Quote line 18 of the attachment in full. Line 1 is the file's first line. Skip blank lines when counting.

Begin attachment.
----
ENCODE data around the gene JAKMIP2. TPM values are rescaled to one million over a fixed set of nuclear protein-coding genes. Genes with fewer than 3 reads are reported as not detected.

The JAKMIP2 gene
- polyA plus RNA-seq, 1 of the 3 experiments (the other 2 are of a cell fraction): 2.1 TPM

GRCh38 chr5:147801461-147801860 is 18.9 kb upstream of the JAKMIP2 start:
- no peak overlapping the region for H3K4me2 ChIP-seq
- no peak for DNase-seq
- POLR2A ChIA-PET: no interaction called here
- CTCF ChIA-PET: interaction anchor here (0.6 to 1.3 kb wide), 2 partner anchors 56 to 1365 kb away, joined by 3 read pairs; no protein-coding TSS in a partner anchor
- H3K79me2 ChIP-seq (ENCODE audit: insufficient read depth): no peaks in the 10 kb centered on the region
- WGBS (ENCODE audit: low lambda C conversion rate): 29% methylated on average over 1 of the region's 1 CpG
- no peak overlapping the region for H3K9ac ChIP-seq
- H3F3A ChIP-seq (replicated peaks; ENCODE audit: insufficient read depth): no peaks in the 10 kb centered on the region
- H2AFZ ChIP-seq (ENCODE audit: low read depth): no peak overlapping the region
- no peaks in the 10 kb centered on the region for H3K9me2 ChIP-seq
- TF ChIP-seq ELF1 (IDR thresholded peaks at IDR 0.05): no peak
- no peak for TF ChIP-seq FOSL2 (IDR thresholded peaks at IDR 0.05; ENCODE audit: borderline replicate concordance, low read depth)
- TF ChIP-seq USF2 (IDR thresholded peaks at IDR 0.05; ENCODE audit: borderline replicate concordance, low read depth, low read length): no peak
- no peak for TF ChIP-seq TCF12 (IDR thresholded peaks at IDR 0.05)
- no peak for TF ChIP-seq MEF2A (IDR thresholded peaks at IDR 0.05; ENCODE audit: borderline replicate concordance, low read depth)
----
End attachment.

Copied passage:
- no peak for TF ChIP-seq TCF12 (IDR thresholded peaks at IDR 0.05)